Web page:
It’s difficult to be a student at Yale. It’s even more difficult to be an anxious trans, low-income student of color at Yale — especially when there is no blueprint to follow.
I started transitioning my sophomore year at Yale, relieved that I could finally accept my new identity but anxious because I had no idea what to do next. The little information that Yale had available on transition-related healthcare was abysmal, and I didn’t know anyone who had transitioned at Yale, medically or otherwise. So I had to devise my own plan based on the limited information on Yale Health’s website, online advice from other trans people and guesswork.
My plan needed to account for a few key elements. I needed to complete all medical procedures before graduating in order to be covered by the more than $3,000-dollar Yale insurance. I had to keep working 19-hour weeks because I was a low-income student and paid for my own expenses out of pocket. I had to graduate on time because I had nowhere to go if I took time off.
So I made a plan: find a therapist to give me permission for hormone replacement therapy (HRT). Start using a new name and new pronouns and transition socially. Get further permission for surgery. Work on legal name change and gender marker change. Get surgery. Live happily ever after.
It was a straightforward plan, so I felt optimistic, yet overwhelmed. But I didn’t anticipate how much time I would spend waiting because Yale Health, and the institution of Yale itself, did not have the information or services I needed readily available.
Things started off smoothly. While I did need someone I could discuss my gender dysphoria with, I mostly needed someone who would be able to sign my first medical letter certifying that I needed HRT. Even so, my therapist knew very little about trans healthcare, and even less about resources at Yale. They told me that Yale generally ascribed to World Professional Association for Transgender Health (WPATH) standards and that I would have to see a therapist for a minimum of one year for gender dysphoria before I could request a letter to begin HRT.
It wasn’t until my junior year, after starting HRT, that I spoke to the head of Yale Mental Health and learned that the letter could have been given as soon as the therapist and patient agreed it was needed. I had been ready for HRT about four months into therapy, and it was incredibly frustrating to know that I could have been spared the extra eight months of ever-growing dysphoria had I known that information from the beginning.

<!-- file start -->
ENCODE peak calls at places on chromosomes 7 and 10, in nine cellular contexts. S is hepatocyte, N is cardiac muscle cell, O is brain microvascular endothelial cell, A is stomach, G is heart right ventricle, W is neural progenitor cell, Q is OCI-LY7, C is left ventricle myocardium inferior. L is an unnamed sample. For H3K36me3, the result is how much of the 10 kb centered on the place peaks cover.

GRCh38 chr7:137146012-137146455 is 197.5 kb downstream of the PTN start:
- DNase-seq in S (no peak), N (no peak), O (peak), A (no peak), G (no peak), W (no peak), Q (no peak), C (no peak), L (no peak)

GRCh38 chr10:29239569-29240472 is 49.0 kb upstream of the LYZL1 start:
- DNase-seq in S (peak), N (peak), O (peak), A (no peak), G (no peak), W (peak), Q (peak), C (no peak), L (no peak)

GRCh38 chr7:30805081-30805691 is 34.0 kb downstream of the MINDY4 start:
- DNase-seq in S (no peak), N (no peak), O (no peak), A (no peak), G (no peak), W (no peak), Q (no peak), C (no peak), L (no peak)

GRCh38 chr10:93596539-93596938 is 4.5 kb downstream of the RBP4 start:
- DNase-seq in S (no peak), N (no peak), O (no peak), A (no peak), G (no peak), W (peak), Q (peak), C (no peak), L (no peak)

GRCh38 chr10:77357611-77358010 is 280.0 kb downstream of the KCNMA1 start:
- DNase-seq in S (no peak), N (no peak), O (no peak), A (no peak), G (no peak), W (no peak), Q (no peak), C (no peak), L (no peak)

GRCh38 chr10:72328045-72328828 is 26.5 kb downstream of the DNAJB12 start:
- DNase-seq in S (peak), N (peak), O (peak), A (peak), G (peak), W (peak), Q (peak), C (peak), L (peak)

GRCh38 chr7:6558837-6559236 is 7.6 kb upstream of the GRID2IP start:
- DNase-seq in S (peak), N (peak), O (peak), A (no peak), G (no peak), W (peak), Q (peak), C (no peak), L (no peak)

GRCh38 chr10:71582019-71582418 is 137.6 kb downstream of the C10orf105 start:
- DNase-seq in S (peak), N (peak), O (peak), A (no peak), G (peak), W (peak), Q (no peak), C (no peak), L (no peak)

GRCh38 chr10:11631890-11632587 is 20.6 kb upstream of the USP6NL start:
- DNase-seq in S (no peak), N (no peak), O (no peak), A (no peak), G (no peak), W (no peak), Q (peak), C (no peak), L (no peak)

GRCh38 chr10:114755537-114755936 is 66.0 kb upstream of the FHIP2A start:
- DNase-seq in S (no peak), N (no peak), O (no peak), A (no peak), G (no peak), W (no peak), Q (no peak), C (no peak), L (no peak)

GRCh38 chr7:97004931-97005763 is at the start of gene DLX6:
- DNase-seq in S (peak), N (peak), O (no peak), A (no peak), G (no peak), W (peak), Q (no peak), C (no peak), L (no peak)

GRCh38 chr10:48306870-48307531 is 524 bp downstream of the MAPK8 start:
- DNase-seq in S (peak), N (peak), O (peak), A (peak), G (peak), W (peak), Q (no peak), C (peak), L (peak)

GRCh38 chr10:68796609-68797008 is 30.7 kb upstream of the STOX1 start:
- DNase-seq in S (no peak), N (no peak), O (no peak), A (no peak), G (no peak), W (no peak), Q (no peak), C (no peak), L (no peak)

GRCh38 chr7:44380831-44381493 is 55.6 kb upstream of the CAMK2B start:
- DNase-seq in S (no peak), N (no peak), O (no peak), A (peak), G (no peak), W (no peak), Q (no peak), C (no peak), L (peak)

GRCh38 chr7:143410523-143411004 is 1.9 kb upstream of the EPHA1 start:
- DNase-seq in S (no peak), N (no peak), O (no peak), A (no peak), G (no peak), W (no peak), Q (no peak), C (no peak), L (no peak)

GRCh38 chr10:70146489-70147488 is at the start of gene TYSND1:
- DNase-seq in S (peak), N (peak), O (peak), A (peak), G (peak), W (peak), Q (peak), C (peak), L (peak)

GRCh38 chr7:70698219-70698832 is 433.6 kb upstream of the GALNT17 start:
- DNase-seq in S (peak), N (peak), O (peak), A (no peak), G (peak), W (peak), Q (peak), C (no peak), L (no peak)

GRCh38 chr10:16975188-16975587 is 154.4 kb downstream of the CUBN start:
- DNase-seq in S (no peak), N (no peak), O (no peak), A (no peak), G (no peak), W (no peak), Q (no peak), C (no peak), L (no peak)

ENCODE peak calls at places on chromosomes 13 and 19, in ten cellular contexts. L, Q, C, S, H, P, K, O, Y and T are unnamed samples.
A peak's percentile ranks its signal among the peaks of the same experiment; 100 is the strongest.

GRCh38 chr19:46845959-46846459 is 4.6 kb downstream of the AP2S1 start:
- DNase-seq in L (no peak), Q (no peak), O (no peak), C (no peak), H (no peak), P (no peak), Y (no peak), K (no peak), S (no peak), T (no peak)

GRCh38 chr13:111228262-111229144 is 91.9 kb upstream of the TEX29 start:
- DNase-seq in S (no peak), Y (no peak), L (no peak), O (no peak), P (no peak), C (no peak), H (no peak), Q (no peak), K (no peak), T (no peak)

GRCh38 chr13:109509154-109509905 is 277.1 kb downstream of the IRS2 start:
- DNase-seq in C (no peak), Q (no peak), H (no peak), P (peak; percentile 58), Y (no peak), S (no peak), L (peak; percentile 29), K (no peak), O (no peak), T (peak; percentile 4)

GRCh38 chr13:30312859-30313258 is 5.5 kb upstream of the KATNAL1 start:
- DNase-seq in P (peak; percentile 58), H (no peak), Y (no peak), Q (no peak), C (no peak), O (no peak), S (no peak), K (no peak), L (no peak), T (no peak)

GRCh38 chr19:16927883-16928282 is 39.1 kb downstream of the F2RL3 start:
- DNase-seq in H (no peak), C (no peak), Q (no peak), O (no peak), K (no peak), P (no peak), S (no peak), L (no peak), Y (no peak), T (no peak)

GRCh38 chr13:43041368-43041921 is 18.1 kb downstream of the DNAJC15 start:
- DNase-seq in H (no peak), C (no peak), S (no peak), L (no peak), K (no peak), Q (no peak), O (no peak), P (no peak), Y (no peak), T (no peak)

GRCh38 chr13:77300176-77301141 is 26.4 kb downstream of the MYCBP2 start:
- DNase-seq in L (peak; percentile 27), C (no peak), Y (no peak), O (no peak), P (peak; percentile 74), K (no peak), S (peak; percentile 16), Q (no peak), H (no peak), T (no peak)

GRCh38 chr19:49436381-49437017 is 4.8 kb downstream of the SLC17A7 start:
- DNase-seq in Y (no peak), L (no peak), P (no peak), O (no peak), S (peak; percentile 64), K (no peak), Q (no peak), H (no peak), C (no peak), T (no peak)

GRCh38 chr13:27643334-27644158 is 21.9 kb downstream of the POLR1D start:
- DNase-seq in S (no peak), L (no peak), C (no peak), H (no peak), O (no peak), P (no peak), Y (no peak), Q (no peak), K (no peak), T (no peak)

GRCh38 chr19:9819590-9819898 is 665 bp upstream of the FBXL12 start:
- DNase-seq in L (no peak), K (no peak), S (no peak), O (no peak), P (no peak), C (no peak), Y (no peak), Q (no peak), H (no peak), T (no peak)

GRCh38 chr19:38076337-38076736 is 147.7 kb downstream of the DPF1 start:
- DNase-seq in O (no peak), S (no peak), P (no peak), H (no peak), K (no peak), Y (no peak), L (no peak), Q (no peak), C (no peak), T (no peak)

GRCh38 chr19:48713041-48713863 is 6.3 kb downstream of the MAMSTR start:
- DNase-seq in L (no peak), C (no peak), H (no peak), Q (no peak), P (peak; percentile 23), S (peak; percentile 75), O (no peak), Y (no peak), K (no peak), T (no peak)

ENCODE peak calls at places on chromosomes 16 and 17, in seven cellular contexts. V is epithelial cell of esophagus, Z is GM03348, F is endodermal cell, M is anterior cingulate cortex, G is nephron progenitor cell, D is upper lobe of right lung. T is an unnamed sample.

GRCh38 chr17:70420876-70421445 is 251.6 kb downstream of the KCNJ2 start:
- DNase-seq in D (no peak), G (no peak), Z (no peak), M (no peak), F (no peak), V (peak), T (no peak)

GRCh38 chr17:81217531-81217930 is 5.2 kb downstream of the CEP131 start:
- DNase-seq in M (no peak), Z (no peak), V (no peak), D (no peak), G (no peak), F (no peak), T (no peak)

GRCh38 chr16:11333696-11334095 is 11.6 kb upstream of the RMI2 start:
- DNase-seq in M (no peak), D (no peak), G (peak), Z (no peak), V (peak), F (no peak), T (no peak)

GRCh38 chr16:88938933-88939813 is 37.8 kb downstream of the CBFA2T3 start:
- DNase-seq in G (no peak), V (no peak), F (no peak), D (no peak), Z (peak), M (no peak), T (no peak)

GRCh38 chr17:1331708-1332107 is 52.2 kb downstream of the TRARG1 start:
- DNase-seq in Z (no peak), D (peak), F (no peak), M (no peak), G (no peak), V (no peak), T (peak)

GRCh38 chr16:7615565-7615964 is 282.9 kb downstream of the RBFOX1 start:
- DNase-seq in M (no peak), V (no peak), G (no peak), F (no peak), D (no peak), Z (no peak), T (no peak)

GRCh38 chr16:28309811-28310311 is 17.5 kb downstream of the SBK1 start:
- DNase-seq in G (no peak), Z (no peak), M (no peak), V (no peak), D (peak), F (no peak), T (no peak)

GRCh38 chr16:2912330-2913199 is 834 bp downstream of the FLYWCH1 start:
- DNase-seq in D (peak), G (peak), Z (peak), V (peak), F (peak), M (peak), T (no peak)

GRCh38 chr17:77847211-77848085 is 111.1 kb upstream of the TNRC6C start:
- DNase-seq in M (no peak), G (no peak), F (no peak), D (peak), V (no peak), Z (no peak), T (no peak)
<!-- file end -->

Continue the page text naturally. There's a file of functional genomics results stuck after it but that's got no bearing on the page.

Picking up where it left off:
I started seeing a new therapist at Yale Mental Health so I could get a second letter to qualify for gender-affirming surgery. But once again, I wasn’t informed until late in my junior year that I didn’t need to see another therapist for that. Apparently, all I had to do was meet with the head of Yale Mental Health for a brief 15-minute interview, and they would decide if I qualified or not. It ended up taking three more months before I was able to schedule an appointment with them, and then another few weeks before I actually received the letter. And so, it took another school year just to take one step forward.
Because of my previous experiences, I wanted to be as proactive as possible senior year (not to mention, the clock on my Yale insurance was ticking). In early August, I contacted Yale Health and set up a meeting to talk about gender-affirming surgery. I met with someone right before classes began, expressed my interest in having surgery and that I was hoping to schedule it as soon as October so that I could enjoy my senior year post-operation. They informed me that it would not be possible because Yale Health had to coordinate with the surgeon they typically outsource to and that October was too soon. I figured they would get back to me in a month; maybe I could have surgery in time for the holidays. When I eventually got my surgery date, it wasn’t until late March.
During the long wait for surgery, I focused on my name and gender marker change. This was now the legal side of transitioning, so Yale was of less help than ever. I was completely on my own. While I successfully changed my name and gender marker on all of my legal documents, I encountered some travel scares, tax issues and utility company complications because I was handling things on my own. The only bright side of all of this was that I had peer and Yale faculty support throughout my transition, which made the social aspect less taxing.
I was dealing with this process as a full-time student with work study, thesis writing, post-graduation anxiety and personal stress. But despite everything you just read, my transition was relatively smooth; not because of Yale, but in spite of it.
If things are to improve, Yale Health needs sensitivity training on trans healthcare and should provide a comprehensive and clear guide on the services they offer. If the Yale Financial Aid Office provided waivers for the insurance to low-income students seeking trans healthcare, it would be more accessible.
Despite its limitations, trans healthcare at Yale is still more comprehensive than what most insurance plans offer. Yale students, faculty and staff should recognize just how hard it is to simply be a trans student at Yale and work on providing the social support we need where other support lacks. Anything less fails trans students at Yale.
Nicolas Aramayo graduated from Yale College in 2017. They work as a paralegal at the American Civil Liberties Union. Contact them at firstname.lastname@example.org .